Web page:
Sir Fig Newton and the Science of Persistence

sir fig newton and the science of persistence

From the Desk of Zoe Washington meets Ways to Make Sunshine in this heartfelt middle grade novel about a determined young girl who must rely on her ingenuity and scientific know-how to save her beloved cat.

Twelve-year-old Mira’s summer is looking pretty bleak. Her best friend Thomas just moved a billion and one miles away from Florida to Washington, DC. Her dad is job searching and he’s been super down lately. Her phone screen cracked after a home science experiment gone wrong. And of all people who could have moved into Thomas’s old house down the street, Mira gets stuck with Tamika Smith, her know-it-all nemesis who’s kept Mira in second place at the school science fair four years running.

Mira’s beloved cat, Sir Fig Newton, has been the most stable thing in her life lately, but now he seems off, too. With her phone gone and no internet over the weekend at her strict Gran’s house, Mira must research Fig’s symptoms the old-fashioned way: at the library. She determines that he has “the silent cat killer” diabetes. A visit to the vet confirms her diagnosis, but that one appointment stretched family funds to the limit—they’ll never be able to afford cat insulin shots.

When Mira’s parents tell her they may have to give Fig up to people who can afford his treatment, Mira insists she can earn the $2,000 needed within a month. Armed with ingenuity, determination, and one surprising ally, can Mira save her best (four-legged) friend before it’s too late?---from the publisher

368 pages                                                        978-1534484924                                     Ages 8-12

Keywords:  cat, science, overcoming adversity, problem solving, self reliance, girls and women, 8 year old, 9 year old, 10 year old, 11 year old, 12 year old, STEM, pets, friends, determination, diversity, diverse books, biracial


Mira is all set to have a great summer in Florida with her best friend Thomas, going to camp and doing science experiements (like microwaving grapes; this doesn't end well), but when his family suddenly relocates to Washington, D.C. Their fathers both were engineers at a company that laid off many workers, and her father (who is Black) is struggling to find a job. Her mother (who is white) has gone back to work, leaving the family at the mercy of the father's less than spectacular cooking skills. When Mira breaks her mother's old phone, there is no chance she will get it replaced, so she has to rely on the landline to talk to Thomas. When her cat, Sir Fig Newton, seems lethargic, she is worried about him. Research leads her to believe he might have diabetes, but she is sent to spend time with her grandmother before she can tell her parents. Her father's mother is active in her church, very proper, and loves cats as well. Mira finds it somewhat difficult to connect to herr, because she lives an hour away and the two don't spend much time together, but finds that her grandmother is supportive. Armed with a magazine article about feline diabetes, Mira tells her parents about her cat when she gets home, and they take Sir Fig Newton to the vet right away. Mira's diagnosis is correct, but the treatment is expensive. On top of some other emergencies, the family doesn't have the money, and the parents feel that the best option is to give the cat up for adoption. Mira, still reeling from Thomas' departure, begs for time to raise funds. When her nemesis, Tamika, moves into Thomas' house, she finds an unlikely ally. She tries a number of ways to make money, like babysitting, dog walking, and running a lemonade stand. Mira is also deep into an experiment to try to improve her father's mood with music. Will Mira, along with her new friend, Tamkia, be able to save Sir Fig Newton? Strengths: Having a parent in an unstable job situation is definitely becoming more common in reality, so it's good to see this in fiction. That said, I was also glad to see that the mother had steady employment, and that the father eventually found work. The impact of this on Mira's life is portrayed in a very pragmatic way, and she understands her parents' motivations, even if she doesn't agree with them. Dealing with the sickness of a pet is something many young readers will understand as well. I liked the relationship with Tamkia; a lot of tweens have preconcieved notions about fellow classmates that change when they get to know the other person. I'd love to see more of this in middle grade literature. Throwin in a grandparent or two never hurts. Weaknesses: This is a bit on the long side at over 350 pages; it almost could have been two books. The cover makes this look a bit younger than it is. What I really think: Add this to the list of friendship stories that also include science, like Rosenberg's One Small Hop, Doleski's Mary Underwater and Pérez's Strange Birds: A Field Guide to Ruffling Feathers.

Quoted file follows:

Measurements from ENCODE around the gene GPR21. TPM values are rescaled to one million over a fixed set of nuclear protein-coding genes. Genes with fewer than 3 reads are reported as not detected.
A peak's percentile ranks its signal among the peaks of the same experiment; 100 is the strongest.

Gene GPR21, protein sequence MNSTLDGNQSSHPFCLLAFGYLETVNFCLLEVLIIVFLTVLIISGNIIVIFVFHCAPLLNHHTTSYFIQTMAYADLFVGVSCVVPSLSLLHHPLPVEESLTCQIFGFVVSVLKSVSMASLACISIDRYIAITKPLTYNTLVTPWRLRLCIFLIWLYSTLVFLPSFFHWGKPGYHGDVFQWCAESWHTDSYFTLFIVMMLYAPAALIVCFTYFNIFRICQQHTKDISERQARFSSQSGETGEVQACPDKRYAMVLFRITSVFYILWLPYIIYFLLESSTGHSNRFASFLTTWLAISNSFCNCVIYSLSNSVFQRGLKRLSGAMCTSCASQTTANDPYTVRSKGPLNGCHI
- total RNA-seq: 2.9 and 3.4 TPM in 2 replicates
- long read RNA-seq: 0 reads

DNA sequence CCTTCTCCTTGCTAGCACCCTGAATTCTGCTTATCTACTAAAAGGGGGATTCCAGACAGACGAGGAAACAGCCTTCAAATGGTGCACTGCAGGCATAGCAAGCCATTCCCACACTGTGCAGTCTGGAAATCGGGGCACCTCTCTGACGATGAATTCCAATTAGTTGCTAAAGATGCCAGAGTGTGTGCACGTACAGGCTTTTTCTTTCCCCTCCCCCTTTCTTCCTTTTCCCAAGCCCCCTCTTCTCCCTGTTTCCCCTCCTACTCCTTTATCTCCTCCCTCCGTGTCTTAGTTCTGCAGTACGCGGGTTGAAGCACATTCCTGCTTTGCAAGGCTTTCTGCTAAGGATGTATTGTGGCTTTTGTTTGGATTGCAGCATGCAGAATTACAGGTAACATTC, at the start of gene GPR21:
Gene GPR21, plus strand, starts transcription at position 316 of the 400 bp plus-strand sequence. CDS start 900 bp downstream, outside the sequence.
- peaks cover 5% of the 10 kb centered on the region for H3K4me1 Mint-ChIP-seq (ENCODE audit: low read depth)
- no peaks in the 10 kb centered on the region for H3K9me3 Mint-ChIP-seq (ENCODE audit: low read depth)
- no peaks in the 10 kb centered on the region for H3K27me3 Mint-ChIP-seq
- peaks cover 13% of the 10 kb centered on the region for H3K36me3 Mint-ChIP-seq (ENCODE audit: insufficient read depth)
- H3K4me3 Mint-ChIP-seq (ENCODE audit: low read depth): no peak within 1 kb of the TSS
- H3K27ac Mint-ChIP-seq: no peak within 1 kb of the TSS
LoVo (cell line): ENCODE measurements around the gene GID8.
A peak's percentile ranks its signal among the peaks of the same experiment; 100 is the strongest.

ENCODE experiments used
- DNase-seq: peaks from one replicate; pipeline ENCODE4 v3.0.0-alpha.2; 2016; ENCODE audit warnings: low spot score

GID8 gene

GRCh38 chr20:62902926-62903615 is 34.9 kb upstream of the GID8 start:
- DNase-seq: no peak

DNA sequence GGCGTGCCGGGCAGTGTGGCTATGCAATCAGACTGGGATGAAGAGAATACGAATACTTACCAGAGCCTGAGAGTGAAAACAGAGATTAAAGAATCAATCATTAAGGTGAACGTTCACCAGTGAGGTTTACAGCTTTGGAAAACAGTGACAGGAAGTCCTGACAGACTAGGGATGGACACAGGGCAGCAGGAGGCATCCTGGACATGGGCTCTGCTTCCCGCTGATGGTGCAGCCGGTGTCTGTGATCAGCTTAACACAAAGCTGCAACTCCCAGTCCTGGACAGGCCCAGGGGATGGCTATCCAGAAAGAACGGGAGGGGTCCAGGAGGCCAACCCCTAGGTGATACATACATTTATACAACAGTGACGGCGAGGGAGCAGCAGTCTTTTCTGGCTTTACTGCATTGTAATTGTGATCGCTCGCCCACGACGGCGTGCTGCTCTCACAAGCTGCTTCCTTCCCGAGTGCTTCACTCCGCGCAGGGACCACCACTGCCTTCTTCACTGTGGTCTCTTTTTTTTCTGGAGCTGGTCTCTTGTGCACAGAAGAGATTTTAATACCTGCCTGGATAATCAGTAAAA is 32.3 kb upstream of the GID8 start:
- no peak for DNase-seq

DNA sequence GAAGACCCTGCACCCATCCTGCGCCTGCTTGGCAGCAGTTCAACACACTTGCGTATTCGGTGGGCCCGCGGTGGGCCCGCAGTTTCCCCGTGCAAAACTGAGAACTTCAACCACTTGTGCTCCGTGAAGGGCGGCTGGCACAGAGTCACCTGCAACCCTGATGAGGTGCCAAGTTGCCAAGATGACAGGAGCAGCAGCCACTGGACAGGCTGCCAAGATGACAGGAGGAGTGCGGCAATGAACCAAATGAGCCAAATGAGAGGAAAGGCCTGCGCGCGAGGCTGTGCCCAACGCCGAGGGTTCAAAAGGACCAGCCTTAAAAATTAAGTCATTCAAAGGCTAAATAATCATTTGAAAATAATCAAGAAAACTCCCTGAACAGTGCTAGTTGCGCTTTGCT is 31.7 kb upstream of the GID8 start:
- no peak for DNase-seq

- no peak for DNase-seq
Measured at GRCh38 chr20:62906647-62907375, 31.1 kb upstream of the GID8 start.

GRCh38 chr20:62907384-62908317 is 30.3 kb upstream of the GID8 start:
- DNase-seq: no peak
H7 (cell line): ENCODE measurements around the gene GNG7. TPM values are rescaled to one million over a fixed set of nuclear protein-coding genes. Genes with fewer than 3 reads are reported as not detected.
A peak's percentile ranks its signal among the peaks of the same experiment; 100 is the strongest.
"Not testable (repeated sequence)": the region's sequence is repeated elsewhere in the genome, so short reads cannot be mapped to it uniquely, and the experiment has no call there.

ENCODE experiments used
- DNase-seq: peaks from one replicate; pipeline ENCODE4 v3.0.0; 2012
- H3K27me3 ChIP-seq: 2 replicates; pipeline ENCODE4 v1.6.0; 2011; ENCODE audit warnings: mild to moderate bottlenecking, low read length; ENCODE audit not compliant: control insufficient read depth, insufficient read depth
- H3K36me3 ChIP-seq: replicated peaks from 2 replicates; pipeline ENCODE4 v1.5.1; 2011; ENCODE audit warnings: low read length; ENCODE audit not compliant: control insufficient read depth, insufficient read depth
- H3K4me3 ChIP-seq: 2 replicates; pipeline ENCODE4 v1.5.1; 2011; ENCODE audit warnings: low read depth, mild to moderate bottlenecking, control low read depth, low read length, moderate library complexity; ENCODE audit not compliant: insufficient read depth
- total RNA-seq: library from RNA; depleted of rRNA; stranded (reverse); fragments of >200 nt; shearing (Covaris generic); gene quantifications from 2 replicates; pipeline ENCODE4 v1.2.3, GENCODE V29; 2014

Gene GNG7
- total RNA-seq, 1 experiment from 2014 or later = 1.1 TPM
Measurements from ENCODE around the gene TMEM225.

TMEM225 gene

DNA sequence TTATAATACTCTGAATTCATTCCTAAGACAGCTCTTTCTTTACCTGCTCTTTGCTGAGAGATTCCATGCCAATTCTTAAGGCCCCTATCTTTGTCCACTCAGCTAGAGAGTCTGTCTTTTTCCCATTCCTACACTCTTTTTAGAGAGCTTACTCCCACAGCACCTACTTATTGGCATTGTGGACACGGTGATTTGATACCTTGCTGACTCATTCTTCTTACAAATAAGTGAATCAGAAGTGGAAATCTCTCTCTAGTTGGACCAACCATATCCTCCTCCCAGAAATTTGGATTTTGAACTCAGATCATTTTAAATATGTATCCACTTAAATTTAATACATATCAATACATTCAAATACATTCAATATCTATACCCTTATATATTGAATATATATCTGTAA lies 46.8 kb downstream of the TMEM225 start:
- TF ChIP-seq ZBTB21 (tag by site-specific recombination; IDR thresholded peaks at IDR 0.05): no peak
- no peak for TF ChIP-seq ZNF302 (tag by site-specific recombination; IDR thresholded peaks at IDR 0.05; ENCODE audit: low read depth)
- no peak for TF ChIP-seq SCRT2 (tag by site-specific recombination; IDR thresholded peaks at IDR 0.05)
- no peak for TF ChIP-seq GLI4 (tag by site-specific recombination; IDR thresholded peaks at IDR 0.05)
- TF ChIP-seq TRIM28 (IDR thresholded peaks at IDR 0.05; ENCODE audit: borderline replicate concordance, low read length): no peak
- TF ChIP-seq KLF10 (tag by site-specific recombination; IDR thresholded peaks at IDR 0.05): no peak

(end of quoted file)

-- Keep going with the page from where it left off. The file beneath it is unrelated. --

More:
Recommended by:  Karen Yingling, Librarian, Ohio USA 
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